The S-log record mode in a Sony F35 is simply an unique gamma correction. The difference is that log mode is gamma correction for post-production purposes while every other gamma correction is intended to deliver an image with the proper contrast for viewing. The F35 allows you to select a standard gamma correction (rec709), a number of hypergammas (variations on rec709 that will lift the mids or pull back the highlights), S-log for post-production, or you can create your own gamma curve.
The reason that recording in log mode is so beneficial during post production is that instead of providing an image with proper contrast for immediate viewing, log seeks to preserve as much of the fine differences in an image's dynamic range for later manipulation in post. Those differences are shades of gray. This is why a log HD video signal always seems to appear washed out and flat. Once you take all those shades of grey and crush them in post to make deep blacks or burn them out to create specular highlights you inherently loose your image's original dynamic range, but you gain a gorgeous, contrasty, and sharp image.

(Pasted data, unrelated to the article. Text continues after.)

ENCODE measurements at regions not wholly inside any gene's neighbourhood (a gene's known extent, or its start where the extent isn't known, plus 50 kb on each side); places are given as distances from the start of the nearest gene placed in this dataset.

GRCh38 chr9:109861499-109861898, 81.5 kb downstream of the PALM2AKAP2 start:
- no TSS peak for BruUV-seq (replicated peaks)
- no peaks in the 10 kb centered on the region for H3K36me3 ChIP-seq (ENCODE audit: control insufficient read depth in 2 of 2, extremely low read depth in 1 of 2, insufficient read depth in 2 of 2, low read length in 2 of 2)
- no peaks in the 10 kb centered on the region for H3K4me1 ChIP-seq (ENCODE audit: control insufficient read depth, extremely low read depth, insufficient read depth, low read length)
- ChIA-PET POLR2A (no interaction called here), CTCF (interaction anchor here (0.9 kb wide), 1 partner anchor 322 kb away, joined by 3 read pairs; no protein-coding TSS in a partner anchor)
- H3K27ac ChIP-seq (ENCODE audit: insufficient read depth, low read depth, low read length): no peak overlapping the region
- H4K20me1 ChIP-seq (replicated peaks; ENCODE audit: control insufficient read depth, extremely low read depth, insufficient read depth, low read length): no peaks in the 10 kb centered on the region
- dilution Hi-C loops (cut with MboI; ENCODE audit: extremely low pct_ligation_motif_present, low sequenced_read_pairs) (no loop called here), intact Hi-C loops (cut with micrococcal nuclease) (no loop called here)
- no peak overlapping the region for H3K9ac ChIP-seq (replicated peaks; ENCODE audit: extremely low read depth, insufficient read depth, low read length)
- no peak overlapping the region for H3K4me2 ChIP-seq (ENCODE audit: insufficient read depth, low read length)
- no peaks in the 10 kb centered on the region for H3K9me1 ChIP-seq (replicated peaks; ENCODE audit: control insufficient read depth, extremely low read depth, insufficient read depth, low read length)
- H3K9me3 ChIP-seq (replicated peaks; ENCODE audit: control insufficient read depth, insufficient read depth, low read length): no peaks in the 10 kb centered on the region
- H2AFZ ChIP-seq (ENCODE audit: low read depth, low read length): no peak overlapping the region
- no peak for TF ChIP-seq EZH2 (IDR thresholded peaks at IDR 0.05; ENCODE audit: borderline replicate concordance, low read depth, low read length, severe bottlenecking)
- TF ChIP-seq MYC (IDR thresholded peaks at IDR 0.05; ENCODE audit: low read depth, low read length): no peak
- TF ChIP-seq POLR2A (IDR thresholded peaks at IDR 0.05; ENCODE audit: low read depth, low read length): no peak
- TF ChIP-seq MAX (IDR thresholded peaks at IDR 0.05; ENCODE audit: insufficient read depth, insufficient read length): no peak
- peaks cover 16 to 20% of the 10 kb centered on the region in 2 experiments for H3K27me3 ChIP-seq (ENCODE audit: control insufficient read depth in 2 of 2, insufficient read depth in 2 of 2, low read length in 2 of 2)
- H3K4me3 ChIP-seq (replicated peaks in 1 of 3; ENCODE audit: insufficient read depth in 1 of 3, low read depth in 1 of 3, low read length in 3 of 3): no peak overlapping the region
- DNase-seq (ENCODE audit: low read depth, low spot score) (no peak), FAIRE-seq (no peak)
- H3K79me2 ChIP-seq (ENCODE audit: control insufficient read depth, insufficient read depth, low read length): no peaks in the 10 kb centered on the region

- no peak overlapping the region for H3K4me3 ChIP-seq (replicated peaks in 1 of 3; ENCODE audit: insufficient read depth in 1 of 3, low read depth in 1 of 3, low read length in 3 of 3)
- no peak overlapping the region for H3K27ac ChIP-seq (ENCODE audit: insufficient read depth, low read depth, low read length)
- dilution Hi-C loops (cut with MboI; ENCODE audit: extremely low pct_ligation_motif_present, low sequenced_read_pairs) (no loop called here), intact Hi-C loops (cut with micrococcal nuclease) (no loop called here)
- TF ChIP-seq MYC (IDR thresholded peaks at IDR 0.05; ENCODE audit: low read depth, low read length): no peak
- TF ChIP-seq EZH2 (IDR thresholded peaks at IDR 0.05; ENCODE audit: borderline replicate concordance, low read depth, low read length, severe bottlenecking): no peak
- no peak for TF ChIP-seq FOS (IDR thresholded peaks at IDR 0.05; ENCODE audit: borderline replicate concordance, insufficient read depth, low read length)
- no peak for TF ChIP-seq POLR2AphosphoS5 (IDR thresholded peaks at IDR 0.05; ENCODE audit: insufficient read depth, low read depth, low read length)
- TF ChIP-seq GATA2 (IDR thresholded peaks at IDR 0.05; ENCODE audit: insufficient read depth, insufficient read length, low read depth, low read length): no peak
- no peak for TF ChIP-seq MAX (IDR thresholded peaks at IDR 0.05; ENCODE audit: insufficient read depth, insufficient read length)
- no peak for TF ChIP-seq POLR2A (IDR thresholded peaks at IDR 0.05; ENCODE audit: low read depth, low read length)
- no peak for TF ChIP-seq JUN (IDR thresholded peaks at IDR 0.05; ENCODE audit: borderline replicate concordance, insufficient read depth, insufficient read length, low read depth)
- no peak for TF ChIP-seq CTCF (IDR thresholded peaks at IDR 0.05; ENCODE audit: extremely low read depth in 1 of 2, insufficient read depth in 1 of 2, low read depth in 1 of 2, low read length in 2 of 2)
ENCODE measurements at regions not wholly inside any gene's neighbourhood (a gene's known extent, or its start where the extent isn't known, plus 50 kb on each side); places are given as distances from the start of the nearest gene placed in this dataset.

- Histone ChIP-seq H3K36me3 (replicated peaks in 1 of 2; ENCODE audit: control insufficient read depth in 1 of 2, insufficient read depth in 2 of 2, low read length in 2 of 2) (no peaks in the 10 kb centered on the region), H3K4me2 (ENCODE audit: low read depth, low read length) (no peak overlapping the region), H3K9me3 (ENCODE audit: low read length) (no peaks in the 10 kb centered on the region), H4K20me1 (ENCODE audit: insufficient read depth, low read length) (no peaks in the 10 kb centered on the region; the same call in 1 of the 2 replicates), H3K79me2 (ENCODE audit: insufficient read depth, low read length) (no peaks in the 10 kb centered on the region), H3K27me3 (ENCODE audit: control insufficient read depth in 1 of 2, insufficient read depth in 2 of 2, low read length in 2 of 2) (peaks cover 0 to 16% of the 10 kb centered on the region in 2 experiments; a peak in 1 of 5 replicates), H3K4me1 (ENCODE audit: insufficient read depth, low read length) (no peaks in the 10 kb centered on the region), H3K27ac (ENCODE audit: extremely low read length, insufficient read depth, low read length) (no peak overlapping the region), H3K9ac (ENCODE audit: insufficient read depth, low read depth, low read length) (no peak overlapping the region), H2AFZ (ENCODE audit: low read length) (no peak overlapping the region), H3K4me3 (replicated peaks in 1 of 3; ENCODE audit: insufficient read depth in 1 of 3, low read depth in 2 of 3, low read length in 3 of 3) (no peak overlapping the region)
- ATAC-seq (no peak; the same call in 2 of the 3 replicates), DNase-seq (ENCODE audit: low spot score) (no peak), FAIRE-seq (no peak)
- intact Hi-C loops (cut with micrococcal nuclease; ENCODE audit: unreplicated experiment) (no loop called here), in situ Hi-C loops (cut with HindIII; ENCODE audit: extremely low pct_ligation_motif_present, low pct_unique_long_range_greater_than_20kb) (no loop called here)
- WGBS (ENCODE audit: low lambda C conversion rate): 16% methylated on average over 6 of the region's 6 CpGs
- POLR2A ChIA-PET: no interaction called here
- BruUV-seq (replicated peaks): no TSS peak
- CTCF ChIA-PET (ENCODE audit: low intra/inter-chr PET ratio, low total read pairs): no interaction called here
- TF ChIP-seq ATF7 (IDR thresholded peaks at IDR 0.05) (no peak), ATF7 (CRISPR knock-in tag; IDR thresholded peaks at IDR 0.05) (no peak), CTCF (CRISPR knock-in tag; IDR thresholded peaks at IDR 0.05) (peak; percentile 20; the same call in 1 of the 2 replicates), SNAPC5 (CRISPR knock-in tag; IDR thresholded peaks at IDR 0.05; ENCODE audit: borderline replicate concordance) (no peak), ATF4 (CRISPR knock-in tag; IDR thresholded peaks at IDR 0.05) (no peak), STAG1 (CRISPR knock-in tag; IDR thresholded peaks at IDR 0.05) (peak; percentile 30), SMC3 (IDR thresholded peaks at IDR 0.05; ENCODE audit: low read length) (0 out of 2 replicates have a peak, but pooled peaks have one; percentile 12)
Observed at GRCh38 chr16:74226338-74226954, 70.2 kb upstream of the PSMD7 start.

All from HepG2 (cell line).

Here's 10 stops from a log image:
And here's the remaining 5 stops from the final color time:
Let's finish this off with the pros and con's of our three choices. Raw gives us the best image quality and dynamic range because our image is built directly from each pixel's discreet luminance values. Because a Raw file has not been processed or compressed (unless you're a RED ONE owner), shooting Raw produces the largest amount of data-sets and will require the largest storage capacity for all of the files generated. Raw data also usually requires intensive post-production manipulation to arrive at your final image. This process can be expensive and time-consuming.